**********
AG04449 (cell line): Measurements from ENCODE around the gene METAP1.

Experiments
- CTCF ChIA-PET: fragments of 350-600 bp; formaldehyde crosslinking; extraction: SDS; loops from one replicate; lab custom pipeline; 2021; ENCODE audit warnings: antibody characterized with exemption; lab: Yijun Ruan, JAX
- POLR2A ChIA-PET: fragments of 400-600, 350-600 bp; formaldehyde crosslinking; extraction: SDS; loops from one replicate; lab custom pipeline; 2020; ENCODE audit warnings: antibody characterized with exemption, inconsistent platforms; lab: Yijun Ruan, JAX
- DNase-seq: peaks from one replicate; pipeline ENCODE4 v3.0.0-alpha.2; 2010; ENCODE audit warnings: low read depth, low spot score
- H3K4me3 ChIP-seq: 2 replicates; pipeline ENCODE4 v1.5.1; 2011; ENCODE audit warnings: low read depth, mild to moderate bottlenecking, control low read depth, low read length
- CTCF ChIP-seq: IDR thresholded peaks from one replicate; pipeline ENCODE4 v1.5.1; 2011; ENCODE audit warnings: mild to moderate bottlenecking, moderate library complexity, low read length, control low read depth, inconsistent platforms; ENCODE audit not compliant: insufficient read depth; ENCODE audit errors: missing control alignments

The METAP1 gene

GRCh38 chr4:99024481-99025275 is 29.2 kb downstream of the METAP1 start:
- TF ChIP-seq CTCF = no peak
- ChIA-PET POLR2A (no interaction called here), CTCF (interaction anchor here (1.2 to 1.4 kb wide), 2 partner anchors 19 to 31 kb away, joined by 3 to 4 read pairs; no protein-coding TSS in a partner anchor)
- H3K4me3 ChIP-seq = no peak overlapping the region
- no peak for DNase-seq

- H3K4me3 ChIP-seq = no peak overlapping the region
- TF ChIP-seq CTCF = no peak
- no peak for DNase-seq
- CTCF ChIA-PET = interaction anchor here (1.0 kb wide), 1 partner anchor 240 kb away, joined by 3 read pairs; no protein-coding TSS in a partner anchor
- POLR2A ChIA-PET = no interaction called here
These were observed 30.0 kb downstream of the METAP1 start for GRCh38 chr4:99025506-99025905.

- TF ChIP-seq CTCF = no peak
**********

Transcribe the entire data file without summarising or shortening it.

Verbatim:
AG04449 (cell line): Measurements from ENCODE around the gene METAP1.

Experiments
- CTCF ChIA-PET: fragments of 350-600 bp; formaldehyde crosslinking; extraction: SDS; loops from one replicate; lab custom pipeline; 2021; ENCODE audit warnings: antibody characterized with exemption; lab: Yijun Ruan, JAX
- POLR2A ChIA-PET: fragments of 400-600, 350-600 bp; formaldehyde crosslinking; extraction: SDS; loops from one replicate; lab custom pipeline; 2020; ENCODE audit warnings: antibody characterized with exemption, inconsistent platforms; lab: Yijun Ruan, JAX
- DNase-seq: peaks from one replicate; pipeline ENCODE4 v3.0.0-alpha.2; 2010; ENCODE audit warnings: low read depth, low spot score
- H3K4me3 ChIP-seq: 2 replicates; pipeline ENCODE4 v1.5.1; 2011; ENCODE audit warnings: low read depth, mild to moderate bottlenecking, control low read depth, low read length
- CTCF ChIP-seq: IDR thresholded peaks from one replicate; pipeline ENCODE4 v1.5.1; 2011; ENCODE audit warnings: mild to moderate bottlenecking, moderate library complexity, low read length, control low read depth, inconsistent platforms; ENCODE audit not compliant: insufficient read depth; ENCODE audit errors: missing control alignments

The METAP1 gene

GRCh38 chr4:99024481-99025275 is 29.2 kb downstream of the METAP1 start:
- TF ChIP-seq CTCF = no peak
- ChIA-PET POLR2A (no interaction called here), CTCF (interaction anchor here (1.2 to 1.4 kb wide), 2 partner anchors 19 to 31 kb away, joined by 3 to 4 read pairs; no protein-coding TSS in a partner anchor)
- H3K4me3 ChIP-seq = no peak overlapping the region
- no peak for DNase-seq

- H3K4me3 ChIP-seq = no peak overlapping the region
- TF ChIP-seq CTCF = no peak
- no peak for DNase-seq
- CTCF ChIA-PET = interaction anchor here (1.0 kb wide), 1 partner anchor 240 kb away, joined by 3 read pairs; no protein-coding TSS in a partner anchor
- POLR2A ChIA-PET = no interaction called here
These were observed 30.0 kb downstream of the METAP1 start for GRCh38 chr4:99025506-99025905.

- TF ChIP-seq CTCF = no peak